These supposedly “awkward” or “strange” musical moments have comprised some of the most revered albums in indie music. The wide discography of Destroyer has produced at least a few classics which are well worth briefly delving into. They can hopefully serve as both an easy entry into the band for incoming listeners and also important context for the release of “Labyrinthitis.” Arguably, Bejar’s first masterpiece was the elegant art rock of “Streethawk: A Seduction,” which recalled Bowie’s Ziggy Stardust era, if it were interpreted by Walt Whitman. He continued to develop the sound and style of that record into the equally masterful “Destroyer’s Rubies,” a chamber pop spectacle that featured his best compositions to date. Next, 2010’s “Kaputt” virtually redefined the band — out with the crunchy guitars and in with synth-heavy, glossy sophisti-pop which frequently veered into easy listening territory.

A description of those three records should be enough to showcase the sheer range of styles that Bejar is able to juggle, but they don’t intend to imply the absence of a classic Destroyer sound. In fact, you could probably tell if a Destroyer track was playing in the next room over if you listened for Bejar’s trademarks. For one, his poetic lyric sheets read like words at war — clashing abstractions which, through the power of melody, are warped into bizarre earworms. One of their most straight-forward pop ditties, “Your Blood,” has the dynamic chorus of “They were alright, they were on fire / They harbored an elementary desire to do good works.”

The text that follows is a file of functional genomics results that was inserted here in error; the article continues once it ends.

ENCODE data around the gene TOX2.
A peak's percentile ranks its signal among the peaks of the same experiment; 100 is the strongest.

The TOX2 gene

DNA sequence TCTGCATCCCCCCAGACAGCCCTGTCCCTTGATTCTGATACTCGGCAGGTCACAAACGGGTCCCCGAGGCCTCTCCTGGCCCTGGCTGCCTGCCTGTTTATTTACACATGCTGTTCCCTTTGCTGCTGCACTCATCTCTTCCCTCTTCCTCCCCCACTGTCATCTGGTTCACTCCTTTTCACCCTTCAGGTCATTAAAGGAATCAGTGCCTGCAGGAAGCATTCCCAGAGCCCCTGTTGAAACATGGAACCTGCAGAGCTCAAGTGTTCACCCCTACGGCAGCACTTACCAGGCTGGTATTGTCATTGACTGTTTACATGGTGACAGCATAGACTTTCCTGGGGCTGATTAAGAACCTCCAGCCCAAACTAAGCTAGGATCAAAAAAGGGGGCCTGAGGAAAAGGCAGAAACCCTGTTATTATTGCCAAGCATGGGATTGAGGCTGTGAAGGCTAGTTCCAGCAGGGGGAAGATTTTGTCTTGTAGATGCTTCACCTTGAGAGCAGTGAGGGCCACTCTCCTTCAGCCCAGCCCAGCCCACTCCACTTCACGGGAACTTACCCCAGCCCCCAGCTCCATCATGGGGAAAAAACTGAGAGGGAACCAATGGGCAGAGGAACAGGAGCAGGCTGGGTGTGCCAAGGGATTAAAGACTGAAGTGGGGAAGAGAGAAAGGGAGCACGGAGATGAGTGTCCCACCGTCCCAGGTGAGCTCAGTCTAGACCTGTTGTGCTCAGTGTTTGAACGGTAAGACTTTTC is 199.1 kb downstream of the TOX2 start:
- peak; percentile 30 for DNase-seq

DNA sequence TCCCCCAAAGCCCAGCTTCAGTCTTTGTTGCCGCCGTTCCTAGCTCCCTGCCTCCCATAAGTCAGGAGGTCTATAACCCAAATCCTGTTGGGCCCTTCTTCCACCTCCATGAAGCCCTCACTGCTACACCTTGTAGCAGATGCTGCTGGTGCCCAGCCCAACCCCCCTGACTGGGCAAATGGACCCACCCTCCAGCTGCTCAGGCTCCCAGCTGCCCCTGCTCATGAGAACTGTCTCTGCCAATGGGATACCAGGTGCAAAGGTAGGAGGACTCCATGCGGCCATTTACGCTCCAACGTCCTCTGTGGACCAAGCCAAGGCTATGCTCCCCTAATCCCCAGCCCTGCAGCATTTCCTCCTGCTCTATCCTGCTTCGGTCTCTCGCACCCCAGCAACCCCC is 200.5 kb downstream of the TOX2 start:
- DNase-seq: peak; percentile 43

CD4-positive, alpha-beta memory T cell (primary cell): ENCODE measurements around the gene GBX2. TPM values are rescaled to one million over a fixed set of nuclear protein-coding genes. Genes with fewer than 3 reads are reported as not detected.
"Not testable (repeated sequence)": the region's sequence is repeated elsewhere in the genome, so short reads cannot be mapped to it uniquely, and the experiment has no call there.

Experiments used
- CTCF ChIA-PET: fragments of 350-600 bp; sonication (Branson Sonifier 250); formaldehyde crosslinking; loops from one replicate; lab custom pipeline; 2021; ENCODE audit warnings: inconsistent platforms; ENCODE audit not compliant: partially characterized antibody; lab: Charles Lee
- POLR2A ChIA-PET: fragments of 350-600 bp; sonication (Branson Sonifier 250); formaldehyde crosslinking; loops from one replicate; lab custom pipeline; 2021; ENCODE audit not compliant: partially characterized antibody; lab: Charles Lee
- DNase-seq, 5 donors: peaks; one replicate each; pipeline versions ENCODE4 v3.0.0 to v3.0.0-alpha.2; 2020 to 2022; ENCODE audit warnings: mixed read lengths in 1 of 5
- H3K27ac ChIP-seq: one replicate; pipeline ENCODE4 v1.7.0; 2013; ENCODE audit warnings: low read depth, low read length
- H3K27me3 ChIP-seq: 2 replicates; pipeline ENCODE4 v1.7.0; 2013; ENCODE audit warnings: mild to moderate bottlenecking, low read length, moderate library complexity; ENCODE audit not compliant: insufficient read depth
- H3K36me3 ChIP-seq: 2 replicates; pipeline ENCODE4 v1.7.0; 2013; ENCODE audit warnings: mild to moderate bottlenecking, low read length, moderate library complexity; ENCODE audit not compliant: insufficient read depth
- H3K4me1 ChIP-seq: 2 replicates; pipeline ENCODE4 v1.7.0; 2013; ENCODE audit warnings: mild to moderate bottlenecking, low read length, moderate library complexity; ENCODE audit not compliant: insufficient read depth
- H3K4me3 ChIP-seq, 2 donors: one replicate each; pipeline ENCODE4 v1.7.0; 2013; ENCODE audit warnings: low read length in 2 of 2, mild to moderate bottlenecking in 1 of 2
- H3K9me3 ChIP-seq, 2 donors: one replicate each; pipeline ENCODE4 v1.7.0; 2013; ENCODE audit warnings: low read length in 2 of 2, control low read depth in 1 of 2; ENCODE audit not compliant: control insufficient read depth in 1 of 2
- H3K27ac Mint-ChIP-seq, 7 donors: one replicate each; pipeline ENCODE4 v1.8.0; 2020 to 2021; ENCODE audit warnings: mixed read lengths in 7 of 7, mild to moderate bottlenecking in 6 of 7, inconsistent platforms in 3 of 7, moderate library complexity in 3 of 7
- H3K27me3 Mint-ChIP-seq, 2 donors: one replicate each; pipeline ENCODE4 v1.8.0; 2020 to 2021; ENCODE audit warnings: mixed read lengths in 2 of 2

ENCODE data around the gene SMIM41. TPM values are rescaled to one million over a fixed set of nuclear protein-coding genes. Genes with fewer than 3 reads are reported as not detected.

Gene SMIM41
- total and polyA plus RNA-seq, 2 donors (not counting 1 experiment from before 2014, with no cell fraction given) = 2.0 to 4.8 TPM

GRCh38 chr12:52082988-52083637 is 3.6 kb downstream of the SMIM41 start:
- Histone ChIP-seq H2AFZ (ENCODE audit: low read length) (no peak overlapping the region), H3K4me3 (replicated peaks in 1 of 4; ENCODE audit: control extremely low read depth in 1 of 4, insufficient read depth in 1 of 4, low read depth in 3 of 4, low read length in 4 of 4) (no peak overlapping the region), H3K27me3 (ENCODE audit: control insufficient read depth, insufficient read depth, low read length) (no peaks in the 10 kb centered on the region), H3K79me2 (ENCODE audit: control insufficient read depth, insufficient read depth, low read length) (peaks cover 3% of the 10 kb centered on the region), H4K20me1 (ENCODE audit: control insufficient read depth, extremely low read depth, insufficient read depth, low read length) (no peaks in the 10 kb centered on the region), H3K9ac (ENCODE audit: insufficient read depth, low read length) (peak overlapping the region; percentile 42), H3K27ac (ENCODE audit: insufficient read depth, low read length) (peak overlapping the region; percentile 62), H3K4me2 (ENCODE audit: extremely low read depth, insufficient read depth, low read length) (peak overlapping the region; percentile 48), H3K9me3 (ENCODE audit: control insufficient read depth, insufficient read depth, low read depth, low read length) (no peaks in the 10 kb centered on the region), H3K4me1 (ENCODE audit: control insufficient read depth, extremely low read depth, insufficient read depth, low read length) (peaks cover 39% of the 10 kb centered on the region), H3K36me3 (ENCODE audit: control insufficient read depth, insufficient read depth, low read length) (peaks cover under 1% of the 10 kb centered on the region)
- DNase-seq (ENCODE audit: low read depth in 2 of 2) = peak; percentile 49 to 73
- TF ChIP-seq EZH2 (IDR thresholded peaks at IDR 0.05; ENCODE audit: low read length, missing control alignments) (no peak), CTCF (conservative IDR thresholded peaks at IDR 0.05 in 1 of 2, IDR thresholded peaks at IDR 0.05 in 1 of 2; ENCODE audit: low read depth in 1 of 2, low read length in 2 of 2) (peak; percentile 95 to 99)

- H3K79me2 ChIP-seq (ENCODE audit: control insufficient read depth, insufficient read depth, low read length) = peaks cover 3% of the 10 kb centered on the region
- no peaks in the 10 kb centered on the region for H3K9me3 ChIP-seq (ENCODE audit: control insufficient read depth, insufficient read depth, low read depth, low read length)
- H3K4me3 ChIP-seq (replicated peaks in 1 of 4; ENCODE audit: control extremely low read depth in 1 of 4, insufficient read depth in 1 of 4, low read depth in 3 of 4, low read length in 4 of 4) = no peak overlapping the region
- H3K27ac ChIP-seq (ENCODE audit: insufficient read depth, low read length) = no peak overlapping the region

Furthermore, Bejar’s voice — both physically and on the page — is pronounced and packed with acerbic wit. He sings in a quasi-British accent that simply becomes something the listener grows to love from the eccentric Canadian. On “Labyrinthitis,” none of these markers are absent, and Bejar instead finds new ways to develop his creative voice even further.

Take the track “June” for example. While the track begins as a Kaputt-esque dance pop number with slap bass and disco drums, his voice slowly devolves into a pitch-shifted stream-of-consciousness poem unlike any other moment from Destroyer’s discography. “Tintoretto, It’s for You” features sharp stabs of synthesizer akin to particularly aggressive 80s pop juxtaposed with elegant jazz piano chords and a militant bassline. None of these elements have ever found their way into the band’s music previously, but they don’t feel out of place. If anything, the listener is left wondering why it took them thirteen albums to enter what feels like such natural and compelling musical territory. This is, in my view, the mark of a good artist: one who can be over 25 years deep into their craft and still produce art that feels purposeful and unique.

With “Labyrinthitis,” Bejar has simply used his elaborate musical and literary vocabulary to find a new way to impress. As a result, this review cannot take the form of much more than a stressed recommendation to open your heart to all that is Destroyer. I could have instead done a song-by-song breakdown, but it would go against the point of the band in the first place. Dan Bejar makes music to revel in; music to analyze; music to fall in love with. In every sense, it’s better to just take a look for yourself.

Editor’s Note: This article is a review and contains subjective opinions, thoughts and critiques.

Brandon Rupp '25 is a columnist for the Arts & Life section who has also written for Humor. Contact him at rupp 'at' stanford.edu to tell him how much you respect his rigid journalistic integrity (or to send him music to take a look at). He appreciates that you are reading his bio.